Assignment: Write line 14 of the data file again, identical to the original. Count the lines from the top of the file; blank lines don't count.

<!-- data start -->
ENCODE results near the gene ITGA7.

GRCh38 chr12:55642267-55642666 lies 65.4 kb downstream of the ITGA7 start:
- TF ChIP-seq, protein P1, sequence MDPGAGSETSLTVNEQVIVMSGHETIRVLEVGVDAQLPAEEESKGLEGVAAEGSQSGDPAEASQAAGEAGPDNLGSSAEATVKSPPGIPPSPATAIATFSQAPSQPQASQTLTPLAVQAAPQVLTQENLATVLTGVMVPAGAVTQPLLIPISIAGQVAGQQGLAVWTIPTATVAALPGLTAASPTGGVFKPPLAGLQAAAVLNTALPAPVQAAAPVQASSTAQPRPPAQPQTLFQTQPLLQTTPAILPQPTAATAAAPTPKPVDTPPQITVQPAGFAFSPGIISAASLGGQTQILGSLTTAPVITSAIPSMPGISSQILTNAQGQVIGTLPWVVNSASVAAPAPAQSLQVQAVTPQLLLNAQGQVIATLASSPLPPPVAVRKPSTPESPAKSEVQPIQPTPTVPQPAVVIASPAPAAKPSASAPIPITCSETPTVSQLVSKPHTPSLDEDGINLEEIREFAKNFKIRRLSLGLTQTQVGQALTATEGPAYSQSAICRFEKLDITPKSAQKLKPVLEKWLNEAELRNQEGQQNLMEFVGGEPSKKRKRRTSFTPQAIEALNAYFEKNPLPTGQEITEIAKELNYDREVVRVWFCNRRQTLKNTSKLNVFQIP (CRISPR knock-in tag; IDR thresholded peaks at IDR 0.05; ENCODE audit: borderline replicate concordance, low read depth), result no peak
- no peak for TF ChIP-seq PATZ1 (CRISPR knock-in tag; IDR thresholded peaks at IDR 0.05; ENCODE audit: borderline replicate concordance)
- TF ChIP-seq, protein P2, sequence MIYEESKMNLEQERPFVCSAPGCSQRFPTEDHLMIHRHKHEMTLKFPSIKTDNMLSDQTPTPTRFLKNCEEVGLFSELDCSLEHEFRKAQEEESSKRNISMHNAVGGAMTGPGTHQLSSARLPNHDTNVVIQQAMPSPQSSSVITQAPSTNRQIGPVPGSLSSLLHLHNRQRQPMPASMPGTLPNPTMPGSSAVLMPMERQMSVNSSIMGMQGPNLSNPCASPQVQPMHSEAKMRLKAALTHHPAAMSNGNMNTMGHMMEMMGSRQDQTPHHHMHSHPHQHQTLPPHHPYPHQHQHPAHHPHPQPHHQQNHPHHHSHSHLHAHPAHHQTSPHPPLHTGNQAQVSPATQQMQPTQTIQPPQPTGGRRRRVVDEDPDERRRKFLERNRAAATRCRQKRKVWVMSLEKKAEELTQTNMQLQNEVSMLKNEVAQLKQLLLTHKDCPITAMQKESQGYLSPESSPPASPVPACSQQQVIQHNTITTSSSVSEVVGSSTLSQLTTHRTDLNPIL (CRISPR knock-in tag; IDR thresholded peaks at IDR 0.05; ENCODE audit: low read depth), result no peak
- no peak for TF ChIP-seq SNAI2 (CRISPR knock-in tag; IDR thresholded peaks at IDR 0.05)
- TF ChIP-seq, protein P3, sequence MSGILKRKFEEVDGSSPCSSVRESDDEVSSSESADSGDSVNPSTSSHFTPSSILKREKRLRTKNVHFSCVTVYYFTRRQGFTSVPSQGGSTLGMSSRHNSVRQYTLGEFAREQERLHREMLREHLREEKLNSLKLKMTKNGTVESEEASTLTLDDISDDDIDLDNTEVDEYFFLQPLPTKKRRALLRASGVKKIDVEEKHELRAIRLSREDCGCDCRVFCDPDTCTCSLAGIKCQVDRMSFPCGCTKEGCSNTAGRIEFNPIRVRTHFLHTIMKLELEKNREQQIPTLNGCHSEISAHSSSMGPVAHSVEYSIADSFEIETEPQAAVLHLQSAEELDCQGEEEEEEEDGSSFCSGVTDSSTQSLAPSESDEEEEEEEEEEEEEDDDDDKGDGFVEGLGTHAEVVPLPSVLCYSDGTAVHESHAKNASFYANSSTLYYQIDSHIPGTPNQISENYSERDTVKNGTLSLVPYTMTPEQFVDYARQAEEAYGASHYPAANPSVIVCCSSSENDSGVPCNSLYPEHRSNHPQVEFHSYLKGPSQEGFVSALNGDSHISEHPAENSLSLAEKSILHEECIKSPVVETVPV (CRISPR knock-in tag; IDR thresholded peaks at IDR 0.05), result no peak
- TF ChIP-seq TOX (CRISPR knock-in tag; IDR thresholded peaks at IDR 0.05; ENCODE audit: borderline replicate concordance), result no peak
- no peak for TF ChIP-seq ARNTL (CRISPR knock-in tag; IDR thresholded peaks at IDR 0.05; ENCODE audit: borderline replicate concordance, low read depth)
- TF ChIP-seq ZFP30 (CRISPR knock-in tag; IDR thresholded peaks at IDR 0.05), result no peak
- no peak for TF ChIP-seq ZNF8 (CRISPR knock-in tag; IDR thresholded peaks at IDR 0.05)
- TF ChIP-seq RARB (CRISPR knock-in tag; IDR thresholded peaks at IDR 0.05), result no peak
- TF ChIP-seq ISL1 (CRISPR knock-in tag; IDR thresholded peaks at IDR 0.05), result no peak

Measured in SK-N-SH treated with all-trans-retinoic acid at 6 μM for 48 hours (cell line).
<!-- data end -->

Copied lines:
Measured in SK-N-SH treated with all-trans-retinoic acid at 6 μM for 48 hours (cell line).